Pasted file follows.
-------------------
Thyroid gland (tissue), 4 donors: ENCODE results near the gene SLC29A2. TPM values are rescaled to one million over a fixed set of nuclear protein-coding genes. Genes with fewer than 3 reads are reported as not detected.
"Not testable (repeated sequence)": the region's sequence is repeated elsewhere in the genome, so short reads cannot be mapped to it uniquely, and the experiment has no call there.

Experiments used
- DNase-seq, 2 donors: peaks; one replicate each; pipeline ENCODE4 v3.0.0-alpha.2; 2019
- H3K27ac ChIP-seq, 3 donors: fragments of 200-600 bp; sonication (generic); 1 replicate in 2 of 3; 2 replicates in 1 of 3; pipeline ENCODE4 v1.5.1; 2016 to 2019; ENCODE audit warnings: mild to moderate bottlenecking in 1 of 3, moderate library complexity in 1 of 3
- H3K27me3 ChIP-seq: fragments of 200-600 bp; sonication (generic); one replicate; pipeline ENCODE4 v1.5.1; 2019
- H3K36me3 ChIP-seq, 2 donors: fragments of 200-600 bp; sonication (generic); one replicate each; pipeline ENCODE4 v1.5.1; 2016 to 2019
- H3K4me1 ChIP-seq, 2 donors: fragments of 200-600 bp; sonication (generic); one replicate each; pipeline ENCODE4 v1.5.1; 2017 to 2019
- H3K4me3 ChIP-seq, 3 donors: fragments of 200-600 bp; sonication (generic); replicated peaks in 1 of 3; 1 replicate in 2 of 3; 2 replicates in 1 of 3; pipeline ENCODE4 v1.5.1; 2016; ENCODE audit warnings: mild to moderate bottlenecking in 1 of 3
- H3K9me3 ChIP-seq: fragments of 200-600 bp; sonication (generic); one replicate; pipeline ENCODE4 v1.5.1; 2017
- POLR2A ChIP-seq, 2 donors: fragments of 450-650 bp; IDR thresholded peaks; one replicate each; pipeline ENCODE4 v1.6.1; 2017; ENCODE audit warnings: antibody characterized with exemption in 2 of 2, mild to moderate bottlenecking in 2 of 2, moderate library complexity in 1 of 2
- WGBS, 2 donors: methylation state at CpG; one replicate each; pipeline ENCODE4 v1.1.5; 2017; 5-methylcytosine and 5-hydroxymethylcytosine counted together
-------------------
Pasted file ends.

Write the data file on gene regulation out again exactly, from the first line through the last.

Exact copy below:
Thyroid gland (tissue), 4 donors: ENCODE results near the gene SLC29A2. TPM values are rescaled to one million over a fixed set of nuclear protein-coding genes. Genes with fewer than 3 reads are reported as not detected.
"Not testable (repeated sequence)": the region's sequence is repeated elsewhere in the genome, so short reads cannot be mapped to it uniquely, and the experiment has no call there.

Experiments used
- DNase-seq, 2 donors: peaks; one replicate each; pipeline ENCODE4 v3.0.0-alpha.2; 2019
- H3K27ac ChIP-seq, 3 donors: fragments of 200-600 bp; sonication (generic); 1 replicate in 2 of 3; 2 replicates in 1 of 3; pipeline ENCODE4 v1.5.1; 2016 to 2019; ENCODE audit warnings: mild to moderate bottlenecking in 1 of 3, moderate library complexity in 1 of 3
- H3K27me3 ChIP-seq: fragments of 200-600 bp; sonication (generic); one replicate; pipeline ENCODE4 v1.5.1; 2019
- H3K36me3 ChIP-seq, 2 donors: fragments of 200-600 bp; sonication (generic); one replicate each; pipeline ENCODE4 v1.5.1; 2016 to 2019
- H3K4me1 ChIP-seq, 2 donors: fragments of 200-600 bp; sonication (generic); one replicate each; pipeline ENCODE4 v1.5.1; 2017 to 2019
- H3K4me3 ChIP-seq, 3 donors: fragments of 200-600 bp; sonication (generic); replicated peaks in 1 of 3; 1 replicate in 2 of 3; 2 replicates in 1 of 3; pipeline ENCODE4 v1.5.1; 2016; ENCODE audit warnings: mild to moderate bottlenecking in 1 of 3
- H3K9me3 ChIP-seq: fragments of 200-600 bp; sonication (generic); one replicate; pipeline ENCODE4 v1.5.1; 2017
- POLR2A ChIP-seq, 2 donors: fragments of 450-650 bp; IDR thresholded peaks; one replicate each; pipeline ENCODE4 v1.6.1; 2017; ENCODE audit warnings: antibody characterized with exemption in 2 of 2, mild to moderate bottlenecking in 2 of 2, moderate library complexity in 1 of 2
- WGBS, 2 donors: methylation state at CpG; one replicate each; pipeline ENCODE4 v1.1.5; 2017; 5-methylcytosine and 5-hydroxymethylcytosine counted together